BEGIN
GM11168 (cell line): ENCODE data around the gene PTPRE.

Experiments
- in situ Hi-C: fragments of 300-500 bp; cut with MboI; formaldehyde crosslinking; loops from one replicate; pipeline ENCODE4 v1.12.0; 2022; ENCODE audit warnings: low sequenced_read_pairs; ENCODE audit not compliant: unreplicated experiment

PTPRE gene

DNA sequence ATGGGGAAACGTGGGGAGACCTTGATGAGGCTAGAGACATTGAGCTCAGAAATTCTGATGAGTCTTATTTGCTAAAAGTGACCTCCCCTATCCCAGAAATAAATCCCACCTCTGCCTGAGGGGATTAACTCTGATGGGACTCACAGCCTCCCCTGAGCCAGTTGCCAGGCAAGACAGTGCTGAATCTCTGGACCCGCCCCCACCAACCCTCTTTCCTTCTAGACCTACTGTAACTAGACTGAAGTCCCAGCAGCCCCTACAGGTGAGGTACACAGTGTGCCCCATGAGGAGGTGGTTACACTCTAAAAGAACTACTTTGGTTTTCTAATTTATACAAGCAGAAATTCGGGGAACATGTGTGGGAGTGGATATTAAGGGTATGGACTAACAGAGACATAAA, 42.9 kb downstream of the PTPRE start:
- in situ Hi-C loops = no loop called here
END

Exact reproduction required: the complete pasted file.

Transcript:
GM11168 (cell line): ENCODE data around the gene PTPRE.

Experiments
- in situ Hi-C: fragments of 300-500 bp; cut with MboI; formaldehyde crosslinking; loops from one replicate; pipeline ENCODE4 v1.12.0; 2022; ENCODE audit warnings: low sequenced_read_pairs; ENCODE audit not compliant: unreplicated experiment

PTPRE gene

DNA sequence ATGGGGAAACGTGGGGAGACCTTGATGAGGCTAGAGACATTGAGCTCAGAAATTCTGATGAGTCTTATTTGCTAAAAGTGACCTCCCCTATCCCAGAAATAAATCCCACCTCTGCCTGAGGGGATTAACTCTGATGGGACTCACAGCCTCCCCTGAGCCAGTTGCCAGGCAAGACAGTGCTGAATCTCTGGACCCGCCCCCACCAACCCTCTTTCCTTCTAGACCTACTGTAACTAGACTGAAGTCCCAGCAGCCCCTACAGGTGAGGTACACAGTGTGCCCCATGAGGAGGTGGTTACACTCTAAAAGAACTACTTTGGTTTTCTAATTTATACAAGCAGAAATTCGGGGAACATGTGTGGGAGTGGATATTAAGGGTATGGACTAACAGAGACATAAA, 42.9 kb downstream of the PTPRE start:
- in situ Hi-C loops = no loop called here